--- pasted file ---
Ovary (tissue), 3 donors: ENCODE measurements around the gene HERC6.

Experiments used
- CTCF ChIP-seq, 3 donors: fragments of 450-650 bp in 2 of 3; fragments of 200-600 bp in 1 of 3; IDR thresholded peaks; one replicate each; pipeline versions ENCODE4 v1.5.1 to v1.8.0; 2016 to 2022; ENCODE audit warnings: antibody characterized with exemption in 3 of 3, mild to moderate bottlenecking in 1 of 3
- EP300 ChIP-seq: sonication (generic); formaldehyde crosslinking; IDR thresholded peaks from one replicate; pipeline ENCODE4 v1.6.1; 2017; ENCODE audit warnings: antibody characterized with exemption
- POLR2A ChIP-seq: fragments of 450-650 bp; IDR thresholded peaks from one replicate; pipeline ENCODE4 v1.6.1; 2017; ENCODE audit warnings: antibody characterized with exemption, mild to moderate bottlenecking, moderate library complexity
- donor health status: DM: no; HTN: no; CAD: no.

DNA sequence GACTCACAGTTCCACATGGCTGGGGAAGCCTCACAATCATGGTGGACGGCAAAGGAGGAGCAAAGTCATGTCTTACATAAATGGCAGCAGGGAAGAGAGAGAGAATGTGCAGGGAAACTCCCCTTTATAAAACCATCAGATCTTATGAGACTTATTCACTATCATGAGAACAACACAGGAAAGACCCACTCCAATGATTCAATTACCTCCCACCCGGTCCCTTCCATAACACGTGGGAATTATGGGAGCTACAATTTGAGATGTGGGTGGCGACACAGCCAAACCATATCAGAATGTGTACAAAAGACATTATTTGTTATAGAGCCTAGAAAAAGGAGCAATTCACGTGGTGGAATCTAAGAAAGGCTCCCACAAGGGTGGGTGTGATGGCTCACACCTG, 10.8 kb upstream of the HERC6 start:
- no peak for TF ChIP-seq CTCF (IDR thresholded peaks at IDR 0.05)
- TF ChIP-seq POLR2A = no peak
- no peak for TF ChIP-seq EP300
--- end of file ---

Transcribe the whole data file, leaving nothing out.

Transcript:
Ovary (tissue), 3 donors: ENCODE measurements around the gene HERC6.

Experiments used
- CTCF ChIP-seq, 3 donors: fragments of 450-650 bp in 2 of 3; fragments of 200-600 bp in 1 of 3; IDR thresholded peaks; one replicate each; pipeline versions ENCODE4 v1.5.1 to v1.8.0; 2016 to 2022; ENCODE audit warnings: antibody characterized with exemption in 3 of 3, mild to moderate bottlenecking in 1 of 3
- EP300 ChIP-seq: sonication (generic); formaldehyde crosslinking; IDR thresholded peaks from one replicate; pipeline ENCODE4 v1.6.1; 2017; ENCODE audit warnings: antibody characterized with exemption
- POLR2A ChIP-seq: fragments of 450-650 bp; IDR thresholded peaks from one replicate; pipeline ENCODE4 v1.6.1; 2017; ENCODE audit warnings: antibody characterized with exemption, mild to moderate bottlenecking, moderate library complexity
- donor health status: DM: no; HTN: no; CAD: no.

DNA sequence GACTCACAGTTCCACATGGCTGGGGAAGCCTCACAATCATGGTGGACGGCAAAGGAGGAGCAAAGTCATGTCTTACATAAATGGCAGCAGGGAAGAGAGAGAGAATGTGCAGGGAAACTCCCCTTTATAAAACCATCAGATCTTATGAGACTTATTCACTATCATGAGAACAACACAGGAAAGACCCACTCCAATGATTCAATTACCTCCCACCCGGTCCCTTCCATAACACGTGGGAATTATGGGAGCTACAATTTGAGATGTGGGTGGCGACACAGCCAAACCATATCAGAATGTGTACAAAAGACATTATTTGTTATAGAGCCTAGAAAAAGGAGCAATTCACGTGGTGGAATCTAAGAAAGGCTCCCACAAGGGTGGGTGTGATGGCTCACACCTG, 10.8 kb upstream of the HERC6 start:
- no peak for TF ChIP-seq CTCF (IDR thresholded peaks at IDR 0.05)
- TF ChIP-seq POLR2A = no peak
- no peak for TF ChIP-seq EP300